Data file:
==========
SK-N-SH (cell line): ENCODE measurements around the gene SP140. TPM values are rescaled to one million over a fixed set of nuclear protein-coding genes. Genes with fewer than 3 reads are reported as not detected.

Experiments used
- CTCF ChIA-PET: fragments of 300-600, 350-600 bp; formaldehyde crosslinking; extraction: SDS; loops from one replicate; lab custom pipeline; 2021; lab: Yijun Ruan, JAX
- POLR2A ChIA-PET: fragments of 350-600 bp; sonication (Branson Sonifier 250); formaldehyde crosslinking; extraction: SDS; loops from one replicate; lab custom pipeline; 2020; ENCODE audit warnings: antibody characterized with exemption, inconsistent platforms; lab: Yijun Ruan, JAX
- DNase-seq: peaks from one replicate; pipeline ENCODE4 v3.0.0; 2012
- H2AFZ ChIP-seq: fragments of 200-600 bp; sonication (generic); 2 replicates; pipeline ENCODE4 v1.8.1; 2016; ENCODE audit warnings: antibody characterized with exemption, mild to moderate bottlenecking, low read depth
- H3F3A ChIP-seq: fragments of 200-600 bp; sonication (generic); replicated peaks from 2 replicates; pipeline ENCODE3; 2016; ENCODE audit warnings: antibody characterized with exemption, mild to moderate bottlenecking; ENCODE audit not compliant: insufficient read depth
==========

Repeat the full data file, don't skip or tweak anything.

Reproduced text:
SK-N-SH (cell line): ENCODE measurements around the gene SP140. TPM values are rescaled to one million over a fixed set of nuclear protein-coding genes. Genes with fewer than 3 reads are reported as not detected.

Experiments used
- CTCF ChIA-PET: fragments of 300-600, 350-600 bp; formaldehyde crosslinking; extraction: SDS; loops from one replicate; lab custom pipeline; 2021; lab: Yijun Ruan, JAX
- POLR2A ChIA-PET: fragments of 350-600 bp; sonication (Branson Sonifier 250); formaldehyde crosslinking; extraction: SDS; loops from one replicate; lab custom pipeline; 2020; ENCODE audit warnings: antibody characterized with exemption, inconsistent platforms; lab: Yijun Ruan, JAX
- DNase-seq: peaks from one replicate; pipeline ENCODE4 v3.0.0; 2012
- H2AFZ ChIP-seq: fragments of 200-600 bp; sonication (generic); 2 replicates; pipeline ENCODE4 v1.8.1; 2016; ENCODE audit warnings: antibody characterized with exemption, mild to moderate bottlenecking, low read depth
- H3F3A ChIP-seq: fragments of 200-600 bp; sonication (generic); replicated peaks from 2 replicates; pipeline ENCODE3; 2016; ENCODE audit warnings: antibody characterized with exemption, mild to moderate bottlenecking; ENCODE audit not compliant: insufficient read depth